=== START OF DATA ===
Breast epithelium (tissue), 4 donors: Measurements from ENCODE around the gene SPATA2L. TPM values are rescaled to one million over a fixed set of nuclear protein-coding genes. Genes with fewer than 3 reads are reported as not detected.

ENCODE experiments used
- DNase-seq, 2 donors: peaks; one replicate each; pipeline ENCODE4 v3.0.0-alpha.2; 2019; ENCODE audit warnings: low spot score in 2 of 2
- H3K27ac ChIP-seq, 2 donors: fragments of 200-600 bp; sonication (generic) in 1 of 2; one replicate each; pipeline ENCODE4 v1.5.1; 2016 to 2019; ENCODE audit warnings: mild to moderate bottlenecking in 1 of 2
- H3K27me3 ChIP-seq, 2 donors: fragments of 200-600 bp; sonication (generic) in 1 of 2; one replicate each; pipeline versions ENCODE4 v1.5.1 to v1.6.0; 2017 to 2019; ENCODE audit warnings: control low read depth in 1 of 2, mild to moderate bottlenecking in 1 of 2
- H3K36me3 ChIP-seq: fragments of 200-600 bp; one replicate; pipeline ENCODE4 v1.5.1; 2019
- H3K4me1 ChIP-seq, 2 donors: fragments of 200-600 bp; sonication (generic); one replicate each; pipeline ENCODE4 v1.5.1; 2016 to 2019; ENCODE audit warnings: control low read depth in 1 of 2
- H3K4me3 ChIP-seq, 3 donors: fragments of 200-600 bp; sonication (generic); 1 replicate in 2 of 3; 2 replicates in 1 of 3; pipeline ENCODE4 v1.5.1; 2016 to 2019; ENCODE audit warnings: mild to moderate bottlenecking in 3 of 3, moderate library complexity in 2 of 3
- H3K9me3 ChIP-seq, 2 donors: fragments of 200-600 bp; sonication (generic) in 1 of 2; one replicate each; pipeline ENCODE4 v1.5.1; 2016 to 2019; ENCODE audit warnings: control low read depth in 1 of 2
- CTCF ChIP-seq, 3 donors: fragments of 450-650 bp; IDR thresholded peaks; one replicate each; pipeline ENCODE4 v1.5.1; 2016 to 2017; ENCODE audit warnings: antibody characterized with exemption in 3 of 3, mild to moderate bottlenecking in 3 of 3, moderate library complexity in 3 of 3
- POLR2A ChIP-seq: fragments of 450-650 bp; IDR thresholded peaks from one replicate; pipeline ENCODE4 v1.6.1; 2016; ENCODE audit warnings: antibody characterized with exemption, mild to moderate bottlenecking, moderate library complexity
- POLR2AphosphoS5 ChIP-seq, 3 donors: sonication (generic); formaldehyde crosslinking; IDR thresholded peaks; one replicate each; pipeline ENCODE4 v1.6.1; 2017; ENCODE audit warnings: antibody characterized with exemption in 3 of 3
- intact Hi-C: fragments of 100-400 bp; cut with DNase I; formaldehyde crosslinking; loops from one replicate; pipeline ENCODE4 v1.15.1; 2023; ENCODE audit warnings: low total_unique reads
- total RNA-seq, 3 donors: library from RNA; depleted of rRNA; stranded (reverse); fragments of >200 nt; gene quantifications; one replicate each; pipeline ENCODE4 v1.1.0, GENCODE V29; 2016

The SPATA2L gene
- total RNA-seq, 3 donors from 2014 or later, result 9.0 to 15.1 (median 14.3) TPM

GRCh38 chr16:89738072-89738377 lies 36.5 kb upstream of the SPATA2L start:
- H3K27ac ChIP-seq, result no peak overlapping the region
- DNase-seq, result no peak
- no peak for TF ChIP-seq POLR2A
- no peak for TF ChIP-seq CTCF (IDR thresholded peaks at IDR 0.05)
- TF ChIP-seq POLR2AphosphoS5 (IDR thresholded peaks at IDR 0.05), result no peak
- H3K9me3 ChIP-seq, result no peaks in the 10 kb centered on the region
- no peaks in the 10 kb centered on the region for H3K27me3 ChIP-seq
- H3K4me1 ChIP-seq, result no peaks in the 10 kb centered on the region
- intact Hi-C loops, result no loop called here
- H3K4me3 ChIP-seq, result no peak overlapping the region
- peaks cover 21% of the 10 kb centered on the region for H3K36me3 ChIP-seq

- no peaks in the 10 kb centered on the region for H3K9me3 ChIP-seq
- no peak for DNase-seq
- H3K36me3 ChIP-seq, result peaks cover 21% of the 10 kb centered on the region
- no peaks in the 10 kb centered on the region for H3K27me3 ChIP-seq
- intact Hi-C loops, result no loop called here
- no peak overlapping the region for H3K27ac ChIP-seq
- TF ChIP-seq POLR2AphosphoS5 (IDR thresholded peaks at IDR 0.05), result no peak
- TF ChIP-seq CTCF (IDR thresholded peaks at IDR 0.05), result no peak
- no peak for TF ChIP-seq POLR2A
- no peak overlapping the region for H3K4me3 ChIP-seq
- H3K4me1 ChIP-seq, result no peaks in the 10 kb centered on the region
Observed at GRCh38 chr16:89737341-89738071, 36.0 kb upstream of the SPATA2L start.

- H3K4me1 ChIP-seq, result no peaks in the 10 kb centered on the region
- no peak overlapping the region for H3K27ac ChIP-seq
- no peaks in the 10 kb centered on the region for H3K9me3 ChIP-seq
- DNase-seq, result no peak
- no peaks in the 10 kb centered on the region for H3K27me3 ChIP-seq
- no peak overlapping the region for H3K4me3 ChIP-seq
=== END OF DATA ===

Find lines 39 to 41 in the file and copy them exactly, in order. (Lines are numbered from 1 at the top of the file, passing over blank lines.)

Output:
- H3K4me1 ChIP-seq, result no peaks in the 10 kb centered on the region
Observed at GRCh38 chr16:89737341-89738071, 36.0 kb upstream of the SPATA2L start.

- H3K4me1 ChIP-seq, result no peaks in the 10 kb centered on the region